> I haven't found answers to most of these questions:
> 1. Can a VoIP number be ported to cellular?
> 2. Can a VoIP number be ported to POTS?
> 3. Can a VoIP number be ported to another VoIP provider?
> 4. Can a cellular number be ported to POTS?
> 5. Can a cellular number be ported to VoIP?
> 6. Can a cellular number be ported to another cellular provider? (I
> think that the answer is yes.)
> 7. Can a POTS number be ported to cellular? (I think that the
> answer is yes.)
> 8. Can a POTS number be ported to VoIP? (I think that the answer is
The answer to all of the above is "Yes, but..."
The general rule is that any telecommunications carrier must port its
customer's number to another telecommunications carrier that has a
presence (i.e., has telephone numbers) in the same rate center.
Now for the "buts": Telecommunications carriers include cellular/PCS
operators, ILECs, and CLECs. Some VoIP service is offered by
telecommunications carriers, and the number portability requirements
would apply to their service.
Some VoIP service is offered by companies that are information service
providers, not telecommunications carriers, such as Vonage. Since
they aren't telecom carriers, they generally don't interconnect
directly with the PSTN and don't get numbers directly from the
numbering administrator (or the pooling administrator). So Vonage et
al. don't have numbers of their own in any rate centers. Instead,
Vonage et al. buy numbers from telecom carriers, presumably CLECs, who
obtain numbers from the numbering adminstrator (or the pooling
administrator) in various rate centers. If Vonage has a deal with a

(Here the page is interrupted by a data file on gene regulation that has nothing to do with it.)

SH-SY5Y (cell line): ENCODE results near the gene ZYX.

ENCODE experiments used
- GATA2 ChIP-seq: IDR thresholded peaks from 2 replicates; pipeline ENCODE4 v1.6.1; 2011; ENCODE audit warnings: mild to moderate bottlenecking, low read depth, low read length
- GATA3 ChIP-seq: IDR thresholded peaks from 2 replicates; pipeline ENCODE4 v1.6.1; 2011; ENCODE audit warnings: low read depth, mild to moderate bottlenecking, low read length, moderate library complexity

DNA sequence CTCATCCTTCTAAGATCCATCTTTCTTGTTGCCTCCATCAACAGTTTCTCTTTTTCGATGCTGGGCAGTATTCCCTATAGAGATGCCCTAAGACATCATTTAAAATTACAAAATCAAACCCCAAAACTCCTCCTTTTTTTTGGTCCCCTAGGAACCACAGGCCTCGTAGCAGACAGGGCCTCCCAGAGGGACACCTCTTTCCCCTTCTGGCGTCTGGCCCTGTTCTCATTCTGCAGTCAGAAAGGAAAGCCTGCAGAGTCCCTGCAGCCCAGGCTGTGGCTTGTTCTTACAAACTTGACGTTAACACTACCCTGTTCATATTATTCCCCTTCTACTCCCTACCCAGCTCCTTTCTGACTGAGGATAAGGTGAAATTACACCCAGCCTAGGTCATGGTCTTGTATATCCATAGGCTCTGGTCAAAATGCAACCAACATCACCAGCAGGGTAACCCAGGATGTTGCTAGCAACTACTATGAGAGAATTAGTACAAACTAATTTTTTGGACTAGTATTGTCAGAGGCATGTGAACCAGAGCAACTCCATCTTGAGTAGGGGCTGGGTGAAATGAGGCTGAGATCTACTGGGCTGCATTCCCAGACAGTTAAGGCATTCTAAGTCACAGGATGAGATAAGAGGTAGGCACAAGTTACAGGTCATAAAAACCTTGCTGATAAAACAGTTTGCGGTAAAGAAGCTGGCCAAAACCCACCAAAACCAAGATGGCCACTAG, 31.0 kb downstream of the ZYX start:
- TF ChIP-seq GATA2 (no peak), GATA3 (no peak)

CLEC such as Covad (just using Covad as an illustration; I don't know
whether they have such a deal) to get numbers in a particular rate
center, then numbers in that rate center would be portable to and from
Vonage via Covad; this should be true of wireline and wireless numbers
in that rate center.
Non-wireline carriers, including wireless (cellular/PCS) and VoIP
providers, don't need to have numbers in every rate center where they
have customers, unlike wireline carriers, because they don't need to
have wires going from a switch in the rate center to the customer.
Wireless carriers typically select a subset of rate centers that is big
enough to avoid toll charges from most "local" calls to their customers.
For a simplified example, if rate centers A, B, C, and D all have
wireline calls amongst them rated as "local", a wireless carrier only
needs numbers from one of them.
What this means is that if the wireless carrier gets numbers from rate
center A, wireline customers in rate center A will be able to port to
wireless and vice versa. Wireline customers in rate centers B, C, and
D will not be able to port to or from wireless because the wireless
carrier isn't present in their rate center.
I assume that the same is true to some extent of VoIP providers, but
given their strategy of seeking ports of wireline phone numbers, they
have good reason to get numbers (via a CLEC) in each rate center in
densely populated areas, while wireless carriers don't have a
compelling reason to do so at this stage, since they aren't actively
promoting ports of wireline phones.
There are exceptions to all rules. Where the FCC is concerned, there
are rural exceptions to all rules, since rural telcos are never held
to the same standards as others. If you live in a rural area, don't
hold your breath waiting to port your number from or to a wireline
> Can you direct me to the answers on the Internet?
Regarding wireless number portability:
Regarding number portability generally:
Michael D. Sullivan
Bethesda, MD (USA)
(Replace "example.invalid" with "com" in my address.)
[TELECOM Digest Editor's Note: Mr. Sullivan, am I correct in saying
another reason for denying portability of a number is because a
customer has a delinquent bill with the carrier he is attempting to
port _from_ or out of? I think I saw somewhere that carriers have
that protection or recourse available to them, i.e. if you don't
pay your bill, you cannot have the number. True or false? PAT]